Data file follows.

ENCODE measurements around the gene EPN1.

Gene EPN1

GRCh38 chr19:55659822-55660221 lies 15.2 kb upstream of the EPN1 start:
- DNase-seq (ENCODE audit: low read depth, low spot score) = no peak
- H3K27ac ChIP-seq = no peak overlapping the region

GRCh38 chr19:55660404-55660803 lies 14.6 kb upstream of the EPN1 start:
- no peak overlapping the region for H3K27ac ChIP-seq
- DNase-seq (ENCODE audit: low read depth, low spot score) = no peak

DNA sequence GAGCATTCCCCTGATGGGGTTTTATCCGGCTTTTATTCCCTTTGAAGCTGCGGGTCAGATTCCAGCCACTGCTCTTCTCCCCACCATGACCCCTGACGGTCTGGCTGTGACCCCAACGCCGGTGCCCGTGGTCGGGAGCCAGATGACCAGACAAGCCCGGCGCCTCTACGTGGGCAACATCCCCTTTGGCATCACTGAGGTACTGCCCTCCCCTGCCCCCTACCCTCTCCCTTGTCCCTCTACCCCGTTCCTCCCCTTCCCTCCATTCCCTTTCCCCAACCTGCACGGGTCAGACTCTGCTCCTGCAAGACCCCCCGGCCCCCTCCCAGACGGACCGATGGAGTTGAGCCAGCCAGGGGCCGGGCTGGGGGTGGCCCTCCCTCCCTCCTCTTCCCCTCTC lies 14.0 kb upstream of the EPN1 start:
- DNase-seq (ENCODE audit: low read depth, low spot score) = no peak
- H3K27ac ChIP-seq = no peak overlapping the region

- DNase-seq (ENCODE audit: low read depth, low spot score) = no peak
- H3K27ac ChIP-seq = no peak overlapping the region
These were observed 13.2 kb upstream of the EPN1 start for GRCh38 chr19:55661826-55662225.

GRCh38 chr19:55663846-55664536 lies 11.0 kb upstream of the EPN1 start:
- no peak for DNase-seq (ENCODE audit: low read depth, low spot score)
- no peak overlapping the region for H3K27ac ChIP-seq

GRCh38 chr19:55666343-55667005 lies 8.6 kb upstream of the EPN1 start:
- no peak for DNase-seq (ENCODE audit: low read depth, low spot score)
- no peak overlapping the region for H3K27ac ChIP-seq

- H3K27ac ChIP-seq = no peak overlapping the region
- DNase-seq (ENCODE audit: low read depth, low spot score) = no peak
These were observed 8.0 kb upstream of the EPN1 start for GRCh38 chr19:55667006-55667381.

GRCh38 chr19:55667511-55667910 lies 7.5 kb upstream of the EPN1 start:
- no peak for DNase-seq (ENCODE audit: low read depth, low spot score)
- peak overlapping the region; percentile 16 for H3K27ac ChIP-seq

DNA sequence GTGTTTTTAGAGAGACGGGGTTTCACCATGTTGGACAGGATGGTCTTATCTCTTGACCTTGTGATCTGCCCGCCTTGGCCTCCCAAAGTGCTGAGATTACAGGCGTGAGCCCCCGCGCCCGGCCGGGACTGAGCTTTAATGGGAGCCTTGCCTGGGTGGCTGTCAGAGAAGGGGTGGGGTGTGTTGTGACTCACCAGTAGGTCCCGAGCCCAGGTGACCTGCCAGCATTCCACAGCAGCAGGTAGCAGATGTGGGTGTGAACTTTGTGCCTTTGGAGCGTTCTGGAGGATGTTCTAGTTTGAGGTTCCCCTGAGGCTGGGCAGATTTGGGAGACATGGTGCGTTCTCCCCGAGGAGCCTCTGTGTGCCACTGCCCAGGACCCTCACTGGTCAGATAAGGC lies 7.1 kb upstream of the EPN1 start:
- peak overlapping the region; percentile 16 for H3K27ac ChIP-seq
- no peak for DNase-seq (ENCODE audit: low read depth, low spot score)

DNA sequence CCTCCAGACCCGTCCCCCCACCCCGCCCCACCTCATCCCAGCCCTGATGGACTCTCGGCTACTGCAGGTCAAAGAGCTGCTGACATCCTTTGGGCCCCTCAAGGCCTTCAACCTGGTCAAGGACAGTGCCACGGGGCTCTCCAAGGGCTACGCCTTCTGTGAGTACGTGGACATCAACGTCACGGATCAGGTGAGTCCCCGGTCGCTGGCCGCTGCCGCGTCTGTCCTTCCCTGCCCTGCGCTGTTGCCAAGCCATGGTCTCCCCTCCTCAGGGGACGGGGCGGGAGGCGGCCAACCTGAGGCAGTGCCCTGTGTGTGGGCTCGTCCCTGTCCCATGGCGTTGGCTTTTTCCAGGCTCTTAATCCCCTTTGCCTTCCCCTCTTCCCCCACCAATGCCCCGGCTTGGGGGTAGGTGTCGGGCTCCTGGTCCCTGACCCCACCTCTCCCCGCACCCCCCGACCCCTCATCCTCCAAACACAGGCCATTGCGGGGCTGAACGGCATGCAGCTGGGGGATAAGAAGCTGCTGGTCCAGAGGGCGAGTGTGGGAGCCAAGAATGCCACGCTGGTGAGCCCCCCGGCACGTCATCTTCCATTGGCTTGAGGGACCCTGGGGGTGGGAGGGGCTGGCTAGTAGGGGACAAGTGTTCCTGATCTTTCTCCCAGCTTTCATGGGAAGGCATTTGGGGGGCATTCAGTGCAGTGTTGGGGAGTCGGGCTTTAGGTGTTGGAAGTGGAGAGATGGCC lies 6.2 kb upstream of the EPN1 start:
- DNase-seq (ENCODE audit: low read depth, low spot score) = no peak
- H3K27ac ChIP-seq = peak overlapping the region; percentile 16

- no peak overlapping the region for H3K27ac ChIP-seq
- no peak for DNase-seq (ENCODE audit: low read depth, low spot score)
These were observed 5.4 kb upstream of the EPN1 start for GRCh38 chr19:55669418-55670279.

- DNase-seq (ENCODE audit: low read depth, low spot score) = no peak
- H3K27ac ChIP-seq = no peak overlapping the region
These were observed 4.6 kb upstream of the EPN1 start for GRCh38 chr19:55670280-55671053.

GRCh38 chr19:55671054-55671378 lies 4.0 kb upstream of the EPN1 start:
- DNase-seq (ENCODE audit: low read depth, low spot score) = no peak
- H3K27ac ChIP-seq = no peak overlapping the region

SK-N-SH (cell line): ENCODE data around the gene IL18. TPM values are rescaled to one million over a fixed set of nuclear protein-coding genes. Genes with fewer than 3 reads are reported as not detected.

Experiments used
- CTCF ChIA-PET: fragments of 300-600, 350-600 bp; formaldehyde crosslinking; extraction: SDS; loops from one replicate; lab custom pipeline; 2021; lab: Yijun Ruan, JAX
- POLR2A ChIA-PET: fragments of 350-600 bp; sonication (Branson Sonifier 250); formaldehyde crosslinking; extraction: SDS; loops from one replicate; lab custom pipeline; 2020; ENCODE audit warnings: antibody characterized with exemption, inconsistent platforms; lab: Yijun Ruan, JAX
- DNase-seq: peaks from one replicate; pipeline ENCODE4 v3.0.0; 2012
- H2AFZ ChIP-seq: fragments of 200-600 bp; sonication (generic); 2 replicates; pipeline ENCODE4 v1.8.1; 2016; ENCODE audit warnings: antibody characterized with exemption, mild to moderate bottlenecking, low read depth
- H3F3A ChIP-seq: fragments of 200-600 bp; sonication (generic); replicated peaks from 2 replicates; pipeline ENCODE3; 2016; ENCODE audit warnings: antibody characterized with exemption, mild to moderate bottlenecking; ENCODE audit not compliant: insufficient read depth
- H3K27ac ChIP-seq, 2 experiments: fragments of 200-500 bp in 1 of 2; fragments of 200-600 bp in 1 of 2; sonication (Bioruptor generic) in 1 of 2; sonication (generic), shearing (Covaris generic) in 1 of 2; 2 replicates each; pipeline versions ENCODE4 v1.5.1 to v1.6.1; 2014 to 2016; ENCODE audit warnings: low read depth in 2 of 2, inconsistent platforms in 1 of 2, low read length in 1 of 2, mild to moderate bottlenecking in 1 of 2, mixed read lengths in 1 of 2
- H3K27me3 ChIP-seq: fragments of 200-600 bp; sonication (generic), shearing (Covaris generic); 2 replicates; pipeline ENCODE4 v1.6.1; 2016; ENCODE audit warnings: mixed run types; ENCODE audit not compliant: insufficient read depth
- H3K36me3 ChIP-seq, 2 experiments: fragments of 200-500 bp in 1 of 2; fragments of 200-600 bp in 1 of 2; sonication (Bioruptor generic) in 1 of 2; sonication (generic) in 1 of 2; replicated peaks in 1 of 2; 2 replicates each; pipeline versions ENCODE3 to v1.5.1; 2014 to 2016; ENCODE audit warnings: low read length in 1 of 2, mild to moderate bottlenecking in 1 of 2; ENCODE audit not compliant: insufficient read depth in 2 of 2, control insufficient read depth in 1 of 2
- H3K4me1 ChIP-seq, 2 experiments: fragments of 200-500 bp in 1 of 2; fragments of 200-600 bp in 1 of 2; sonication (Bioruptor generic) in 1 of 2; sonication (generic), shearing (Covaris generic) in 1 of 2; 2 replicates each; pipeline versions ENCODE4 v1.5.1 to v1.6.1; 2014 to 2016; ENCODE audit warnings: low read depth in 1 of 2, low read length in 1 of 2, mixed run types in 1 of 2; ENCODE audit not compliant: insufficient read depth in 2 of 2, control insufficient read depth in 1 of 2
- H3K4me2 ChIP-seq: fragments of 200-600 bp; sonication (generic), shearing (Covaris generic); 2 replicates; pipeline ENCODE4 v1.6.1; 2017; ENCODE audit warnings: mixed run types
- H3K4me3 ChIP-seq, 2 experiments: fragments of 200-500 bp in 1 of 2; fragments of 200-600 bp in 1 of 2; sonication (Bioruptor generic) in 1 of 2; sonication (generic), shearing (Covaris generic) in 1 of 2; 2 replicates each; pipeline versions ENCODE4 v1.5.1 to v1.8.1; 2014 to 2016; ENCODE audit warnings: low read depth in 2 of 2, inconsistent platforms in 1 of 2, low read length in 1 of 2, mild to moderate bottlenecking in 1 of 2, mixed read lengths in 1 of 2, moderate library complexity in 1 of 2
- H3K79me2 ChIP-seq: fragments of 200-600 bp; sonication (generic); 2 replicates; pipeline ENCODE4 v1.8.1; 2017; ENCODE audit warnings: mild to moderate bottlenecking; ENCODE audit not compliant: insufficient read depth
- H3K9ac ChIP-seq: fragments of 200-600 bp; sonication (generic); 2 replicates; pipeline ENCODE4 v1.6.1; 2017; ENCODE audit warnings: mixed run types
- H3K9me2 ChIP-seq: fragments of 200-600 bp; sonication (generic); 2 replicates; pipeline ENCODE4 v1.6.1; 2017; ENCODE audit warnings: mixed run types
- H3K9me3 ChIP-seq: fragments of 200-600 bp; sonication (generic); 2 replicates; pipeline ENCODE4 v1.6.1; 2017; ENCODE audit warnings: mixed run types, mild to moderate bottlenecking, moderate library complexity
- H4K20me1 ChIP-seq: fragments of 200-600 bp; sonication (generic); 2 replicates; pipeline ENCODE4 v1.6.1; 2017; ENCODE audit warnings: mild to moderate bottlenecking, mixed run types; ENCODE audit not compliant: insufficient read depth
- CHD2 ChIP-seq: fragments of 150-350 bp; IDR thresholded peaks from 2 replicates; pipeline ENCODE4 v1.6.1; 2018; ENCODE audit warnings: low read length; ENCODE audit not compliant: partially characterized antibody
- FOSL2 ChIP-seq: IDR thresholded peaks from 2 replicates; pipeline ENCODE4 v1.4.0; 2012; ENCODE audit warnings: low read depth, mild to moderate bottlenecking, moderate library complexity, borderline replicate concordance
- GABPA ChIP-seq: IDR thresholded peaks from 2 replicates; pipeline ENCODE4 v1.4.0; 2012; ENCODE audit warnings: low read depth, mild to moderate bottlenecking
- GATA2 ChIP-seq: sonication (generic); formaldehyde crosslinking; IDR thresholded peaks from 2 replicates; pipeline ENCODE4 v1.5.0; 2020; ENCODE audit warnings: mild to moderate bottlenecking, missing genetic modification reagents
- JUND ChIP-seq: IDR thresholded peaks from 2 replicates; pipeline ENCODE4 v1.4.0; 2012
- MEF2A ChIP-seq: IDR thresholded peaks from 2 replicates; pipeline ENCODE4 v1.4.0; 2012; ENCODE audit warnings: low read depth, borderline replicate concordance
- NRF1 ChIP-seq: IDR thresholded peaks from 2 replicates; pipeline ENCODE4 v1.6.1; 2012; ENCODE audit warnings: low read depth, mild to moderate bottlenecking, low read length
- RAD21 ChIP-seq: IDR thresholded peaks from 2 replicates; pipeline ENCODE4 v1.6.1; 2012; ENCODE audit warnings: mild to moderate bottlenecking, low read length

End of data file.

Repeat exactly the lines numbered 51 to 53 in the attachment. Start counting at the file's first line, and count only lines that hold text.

- H3K36me3 ChIP-seq, 2 experiments: fragments of 200-500 bp in 1 of 2; fragments of 200-600 bp in 1 of 2; sonication (Bioruptor generic) in 1 of 2; sonication (generic) in 1 of 2; replicated peaks in 1 of 2; 2 replicates each; pipeline versions ENCODE3 to v1.5.1; 2014 to 2016; ENCODE audit warnings: low read length in 1 of 2, mild to moderate bottlenecking in 1 of 2; ENCODE audit not compliant: insufficient read depth in 2 of 2, control insufficient read depth in 1 of 2
- H3K4me1 ChIP-seq, 2 experiments: fragments of 200-500 bp in 1 of 2; fragments of 200-600 bp in 1 of 2; sonication (Bioruptor generic) in 1 of 2; sonication (generic), shearing (Covaris generic) in 1 of 2; 2 replicates each; pipeline versions ENCODE4 v1.5.1 to v1.6.1; 2014 to 2016; ENCODE audit warnings: low read depth in 1 of 2, low read length in 1 of 2, mixed run types in 1 of 2; ENCODE audit not compliant: insufficient read depth in 2 of 2, control insufficient read depth in 1 of 2
- H3K4me2 ChIP-seq: fragments of 200-600 bp; sonication (generic), shearing (Covaris generic); 2 replicates; pipeline ENCODE4 v1.6.1; 2017; ENCODE audit warnings: mixed run types